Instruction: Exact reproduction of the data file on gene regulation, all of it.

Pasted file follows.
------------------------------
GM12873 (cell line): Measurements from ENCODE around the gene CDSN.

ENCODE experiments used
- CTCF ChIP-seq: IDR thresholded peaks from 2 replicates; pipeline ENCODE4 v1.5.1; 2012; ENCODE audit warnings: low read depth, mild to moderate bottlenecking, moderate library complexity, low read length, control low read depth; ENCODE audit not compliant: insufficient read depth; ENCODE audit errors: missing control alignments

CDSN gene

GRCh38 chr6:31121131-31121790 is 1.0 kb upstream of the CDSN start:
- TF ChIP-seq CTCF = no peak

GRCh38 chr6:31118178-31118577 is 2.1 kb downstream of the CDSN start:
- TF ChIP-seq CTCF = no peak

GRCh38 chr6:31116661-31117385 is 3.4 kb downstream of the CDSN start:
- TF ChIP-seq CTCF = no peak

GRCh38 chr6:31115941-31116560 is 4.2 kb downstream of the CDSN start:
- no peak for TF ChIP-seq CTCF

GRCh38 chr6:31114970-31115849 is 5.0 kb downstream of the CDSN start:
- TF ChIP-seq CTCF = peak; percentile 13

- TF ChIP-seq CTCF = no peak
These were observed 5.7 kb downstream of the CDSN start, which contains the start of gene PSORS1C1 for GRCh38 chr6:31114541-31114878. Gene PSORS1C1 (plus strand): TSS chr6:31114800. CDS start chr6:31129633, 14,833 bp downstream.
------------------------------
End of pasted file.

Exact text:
GM12873 (cell line): Measurements from ENCODE around the gene CDSN.

ENCODE experiments used
- CTCF ChIP-seq: IDR thresholded peaks from 2 replicates; pipeline ENCODE4 v1.5.1; 2012; ENCODE audit warnings: low read depth, mild to moderate bottlenecking, moderate library complexity, low read length, control low read depth; ENCODE audit not compliant: insufficient read depth; ENCODE audit errors: missing control alignments

CDSN gene

GRCh38 chr6:31121131-31121790 is 1.0 kb upstream of the CDSN start:
- TF ChIP-seq CTCF = no peak

GRCh38 chr6:31118178-31118577 is 2.1 kb downstream of the CDSN start:
- TF ChIP-seq CTCF = no peak

GRCh38 chr6:31116661-31117385 is 3.4 kb downstream of the CDSN start:
- TF ChIP-seq CTCF = no peak

GRCh38 chr6:31115941-31116560 is 4.2 kb downstream of the CDSN start:
- no peak for TF ChIP-seq CTCF

GRCh38 chr6:31114970-31115849 is 5.0 kb downstream of the CDSN start:
- TF ChIP-seq CTCF = peak; percentile 13

- TF ChIP-seq CTCF = no peak
These were observed 5.7 kb downstream of the CDSN start, which contains the start of gene PSORS1C1 for GRCh38 chr6:31114541-31114878. Gene PSORS1C1 (plus strand): TSS chr6:31114800. CDS start chr6:31129633, 14,833 bp downstream.